Israeli Universities Warn Judicial Overhaul Will Lead to 'Brain Drain,' International Boycott

Presidents of the country's major universities called on the government to 'refrain from a rapid constitutional change, which is being taken without a meaningful parliamentary and public conversation over the issues'

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Student protest at the Hebrew University against the plan to weaken the justice system, last week.
Student protest at the Hebrew University against the plan to weaken the justice system, last week.Credit: Ohad Zwigenberg

The presidents of Israel's universities issued a joint statement on Monday warning that the government's plan to weaken the judicial system could cause a serious blow to academia resulting in a "brain drain."

Israel's university chiefs warned that weakening the justice system would lead to an international boycott of Israeli academia, with “international colleagues not coming to Israel, with restrictions on access to international research foundations, with foreign industries reluctant to cooperate with Israeli academics and with the exclusion of Israeli researchers from the international community of research and education.”

They called on the government to "refrain from a rapid constitutional change, which is being taken without a meaningful parliamentary and public conversation over the issues." Adding that “the basic principles of the Declaration of Independence must be preserved, particularly those relating to the rights of minorities and human dignity.”

The statement was signed by the rectors and presidents of research universities, including the Hebrew University, the universities of Tel Aviv, Haifa, Ariel, Bar-Ilan, the Open University, the Israel Institute of Technology (the Technion) and the Weizmann Institute.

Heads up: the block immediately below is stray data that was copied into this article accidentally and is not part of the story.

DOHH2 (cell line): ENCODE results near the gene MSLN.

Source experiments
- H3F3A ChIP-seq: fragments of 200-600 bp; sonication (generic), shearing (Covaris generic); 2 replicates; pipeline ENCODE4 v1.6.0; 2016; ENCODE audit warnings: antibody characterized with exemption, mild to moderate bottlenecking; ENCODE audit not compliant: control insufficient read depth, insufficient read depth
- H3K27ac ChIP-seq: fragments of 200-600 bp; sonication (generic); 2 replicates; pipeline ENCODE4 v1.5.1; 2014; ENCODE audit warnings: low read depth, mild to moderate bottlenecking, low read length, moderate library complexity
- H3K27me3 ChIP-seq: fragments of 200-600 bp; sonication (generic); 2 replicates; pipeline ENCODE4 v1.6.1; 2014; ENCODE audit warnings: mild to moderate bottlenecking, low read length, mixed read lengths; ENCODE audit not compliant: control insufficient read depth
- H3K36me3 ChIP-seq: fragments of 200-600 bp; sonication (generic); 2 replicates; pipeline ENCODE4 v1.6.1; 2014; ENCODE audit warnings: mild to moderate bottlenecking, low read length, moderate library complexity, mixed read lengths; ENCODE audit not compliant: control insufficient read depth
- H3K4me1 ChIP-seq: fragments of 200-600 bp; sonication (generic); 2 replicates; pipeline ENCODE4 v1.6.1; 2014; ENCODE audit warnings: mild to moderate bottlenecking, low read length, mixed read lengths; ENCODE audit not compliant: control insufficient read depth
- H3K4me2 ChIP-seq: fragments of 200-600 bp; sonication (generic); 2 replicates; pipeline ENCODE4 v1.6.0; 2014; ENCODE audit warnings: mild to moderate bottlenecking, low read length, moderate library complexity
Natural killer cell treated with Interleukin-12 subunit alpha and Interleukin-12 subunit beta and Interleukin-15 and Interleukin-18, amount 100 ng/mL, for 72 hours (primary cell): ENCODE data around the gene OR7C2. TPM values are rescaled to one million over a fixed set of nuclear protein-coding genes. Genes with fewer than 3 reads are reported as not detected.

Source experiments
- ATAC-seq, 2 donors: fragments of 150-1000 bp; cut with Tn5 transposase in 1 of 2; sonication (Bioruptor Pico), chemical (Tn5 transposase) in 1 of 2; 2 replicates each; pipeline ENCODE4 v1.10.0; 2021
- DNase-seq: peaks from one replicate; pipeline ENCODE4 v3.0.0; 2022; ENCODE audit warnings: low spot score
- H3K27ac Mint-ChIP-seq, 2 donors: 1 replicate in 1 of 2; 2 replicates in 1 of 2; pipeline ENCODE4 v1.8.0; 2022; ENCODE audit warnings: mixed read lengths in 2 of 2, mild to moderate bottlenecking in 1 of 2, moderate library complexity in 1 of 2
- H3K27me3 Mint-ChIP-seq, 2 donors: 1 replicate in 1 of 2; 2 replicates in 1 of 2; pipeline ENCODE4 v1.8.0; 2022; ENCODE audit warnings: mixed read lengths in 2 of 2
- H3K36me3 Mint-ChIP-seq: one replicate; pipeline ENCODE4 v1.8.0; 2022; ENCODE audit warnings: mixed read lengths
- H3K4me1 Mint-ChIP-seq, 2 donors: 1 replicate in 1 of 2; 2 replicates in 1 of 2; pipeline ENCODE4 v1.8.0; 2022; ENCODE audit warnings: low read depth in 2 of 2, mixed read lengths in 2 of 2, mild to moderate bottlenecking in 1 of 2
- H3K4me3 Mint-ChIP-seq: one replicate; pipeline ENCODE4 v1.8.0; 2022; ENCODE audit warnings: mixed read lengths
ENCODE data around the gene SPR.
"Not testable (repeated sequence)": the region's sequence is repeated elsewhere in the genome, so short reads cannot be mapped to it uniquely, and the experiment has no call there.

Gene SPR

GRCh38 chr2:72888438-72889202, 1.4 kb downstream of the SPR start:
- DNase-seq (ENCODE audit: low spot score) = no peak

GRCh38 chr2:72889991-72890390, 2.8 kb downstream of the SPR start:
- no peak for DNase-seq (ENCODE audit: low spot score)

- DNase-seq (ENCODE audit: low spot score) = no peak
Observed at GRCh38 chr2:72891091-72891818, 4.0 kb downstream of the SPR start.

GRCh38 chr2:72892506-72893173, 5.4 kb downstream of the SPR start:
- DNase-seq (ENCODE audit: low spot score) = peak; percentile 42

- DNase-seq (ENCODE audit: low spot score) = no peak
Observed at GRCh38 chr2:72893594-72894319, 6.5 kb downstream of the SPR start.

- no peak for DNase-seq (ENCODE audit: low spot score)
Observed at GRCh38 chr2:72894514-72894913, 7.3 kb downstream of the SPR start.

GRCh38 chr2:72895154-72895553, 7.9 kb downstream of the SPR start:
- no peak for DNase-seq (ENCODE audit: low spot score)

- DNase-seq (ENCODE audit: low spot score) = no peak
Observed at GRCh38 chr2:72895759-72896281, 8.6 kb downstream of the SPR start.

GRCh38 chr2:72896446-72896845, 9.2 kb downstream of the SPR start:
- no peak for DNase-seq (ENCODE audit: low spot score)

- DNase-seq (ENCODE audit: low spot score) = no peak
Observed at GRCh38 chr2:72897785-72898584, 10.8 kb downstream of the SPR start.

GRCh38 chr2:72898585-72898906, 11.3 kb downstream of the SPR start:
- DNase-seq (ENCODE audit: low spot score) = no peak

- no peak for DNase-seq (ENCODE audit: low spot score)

The statement further states that university heads “express their grave concern over the polarization and rift in Israeli society, and over processes which could seriously impact Israel’s strength and stability.” They claim that the changes to the justice system envisioned by the government could have “a long-term and comprehensive impact on the security, economy and social strength of the state.” They also warned about the undertaking of an “unmonitored process.”

The president of the Israeli Academy of Sciences and Humanities, Prof. David Harel, also warned about the implications regarding the government's plan for the justice system.

At the opening of an event at the Academy on Monday, Harel said that, “If the current process will continue in the direction it has taken, and with the inconceivable speed with which it is proceeding, I believe that not only the courts will be affected, but also the economy and the protection afforded to individual citizens.

"One cannot rule out the possibility of interference in the freedom of academic inquiry or a disastrous cut to research budgets and higher education. Ultimately, we have a finance minister who said in an interview that ‘evolution is a farce.’ I will fight against such explicit assaults on scientific research and higher education with all my might.”

Last week, the Academic College of Tel Aviv-Yaffo was the first academic institution to publish a statement related to the expected changes in the judiciary.

During an interview with Haaretz last week, President of Tel Aviv University, Prof. Ariel Porat, responded to criticism by members of his institution that university leaders are refraining from standing against the government's intentions.

Porat said that he believed that there was an advantage that he, as university president, would remain above the political fray. “Sometimes you have to do so when there is no choice, and then you pay a price which makes you less effective,” he said.

On Monday, Porat wrote a letter to students and university employees, referring to the government’s plan while expressing support for students and academic staff who had demonstrated at the entrance to the campus last week. “The right to demonstrate is a basic political right, a derivative of the freedom of expression, a right which is correct and desirable to exercise.”

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